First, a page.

Apatite-forming ability of vinylphosphonic acid-based copolymer in simulated body fluid: effects of phosphate group content
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Phosphate groups on materials surfaces are known to contribute to apatite formation upon exposure of the materials in simulated body fluid and improved affinity of the materials for osteoblast-like cells. Typically, polymers containing phosphate groups are organic matrices consisting of apatite–polymer composites prepared by biomimetic process using simulated body fluid. Ca2+ incorporation into the polymer accelerates apatite formation in simulated body fluid owing because of increase in the supersaturation degree, with respect to apatite in simulated body fluid, owing to Ca2+ release from the polymer. However, the effects of phosphate content on the Ca2+ release and apatite-forming abilities of copolymers in simulated body fluid are rather elusive. In this study, a phosphate-containing copolymer prepared from vinylphosphonic acid, 2-hydroxyethyl methacrylate, and triethylene glycol dimethacrylate was examined. The release of Ca2+ in Tris-NaCl buffer and simulated body fluid increased as the additive amount of vinylphosphonic acid increased. However, apatite formation was suppressed as the phosphate groups content increased despite the enhanced release of Ca2+ from the polymer. This phenomenon was reflected by changes in the surface zeta potential. Thus, it was concluded that the apatite-forming ability of vinylphosphonic acid-2-hydroxyethyl methacrylate-triethylene glycol dimethacrylate copolymer treated with CaCl2 solution was governed by surface state rather than Ca2+ release in simulated body fluid.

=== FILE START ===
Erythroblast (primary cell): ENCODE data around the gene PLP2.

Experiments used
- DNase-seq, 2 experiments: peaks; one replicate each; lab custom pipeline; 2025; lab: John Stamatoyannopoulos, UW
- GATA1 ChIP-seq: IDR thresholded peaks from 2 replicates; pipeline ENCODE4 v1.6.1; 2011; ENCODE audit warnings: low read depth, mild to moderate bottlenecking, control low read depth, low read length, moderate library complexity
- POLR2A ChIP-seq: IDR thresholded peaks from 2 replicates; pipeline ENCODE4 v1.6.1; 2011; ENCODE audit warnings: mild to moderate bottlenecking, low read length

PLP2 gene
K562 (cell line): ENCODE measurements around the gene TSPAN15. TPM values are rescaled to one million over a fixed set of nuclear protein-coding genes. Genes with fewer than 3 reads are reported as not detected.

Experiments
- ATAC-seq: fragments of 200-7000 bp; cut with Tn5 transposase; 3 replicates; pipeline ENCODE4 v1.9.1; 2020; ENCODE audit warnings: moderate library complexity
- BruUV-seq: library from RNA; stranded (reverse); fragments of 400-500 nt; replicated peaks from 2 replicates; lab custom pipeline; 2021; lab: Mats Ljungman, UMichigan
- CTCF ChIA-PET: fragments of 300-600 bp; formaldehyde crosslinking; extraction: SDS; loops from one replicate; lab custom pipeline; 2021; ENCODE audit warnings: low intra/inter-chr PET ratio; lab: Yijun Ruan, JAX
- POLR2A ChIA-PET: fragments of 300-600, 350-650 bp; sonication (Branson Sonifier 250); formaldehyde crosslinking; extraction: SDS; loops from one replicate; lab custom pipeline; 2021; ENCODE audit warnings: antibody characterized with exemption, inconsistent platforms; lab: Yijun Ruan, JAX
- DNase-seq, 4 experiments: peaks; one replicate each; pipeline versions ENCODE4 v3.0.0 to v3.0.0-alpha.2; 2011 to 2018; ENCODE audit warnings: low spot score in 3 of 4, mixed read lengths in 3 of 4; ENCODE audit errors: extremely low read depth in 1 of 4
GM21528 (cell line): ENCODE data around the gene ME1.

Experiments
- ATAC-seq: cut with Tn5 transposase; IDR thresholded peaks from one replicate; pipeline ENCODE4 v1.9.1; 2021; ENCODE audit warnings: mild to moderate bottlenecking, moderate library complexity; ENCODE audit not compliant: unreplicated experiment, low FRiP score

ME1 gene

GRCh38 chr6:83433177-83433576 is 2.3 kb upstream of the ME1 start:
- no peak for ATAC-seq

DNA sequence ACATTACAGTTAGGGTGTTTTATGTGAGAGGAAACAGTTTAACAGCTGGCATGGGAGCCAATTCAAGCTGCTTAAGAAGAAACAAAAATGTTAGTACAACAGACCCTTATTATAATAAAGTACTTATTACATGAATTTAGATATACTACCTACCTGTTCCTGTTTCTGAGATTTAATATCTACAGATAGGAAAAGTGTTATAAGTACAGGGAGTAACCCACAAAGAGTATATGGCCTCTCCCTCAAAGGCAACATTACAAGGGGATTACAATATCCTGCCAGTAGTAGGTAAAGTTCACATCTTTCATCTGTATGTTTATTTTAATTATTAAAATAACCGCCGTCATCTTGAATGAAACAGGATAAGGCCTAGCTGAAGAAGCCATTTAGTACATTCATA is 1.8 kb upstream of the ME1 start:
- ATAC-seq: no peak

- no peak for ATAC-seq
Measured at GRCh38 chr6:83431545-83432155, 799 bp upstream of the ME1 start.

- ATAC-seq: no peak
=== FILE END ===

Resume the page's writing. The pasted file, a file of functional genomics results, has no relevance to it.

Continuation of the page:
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The authors declare that they have no conflict of interest.
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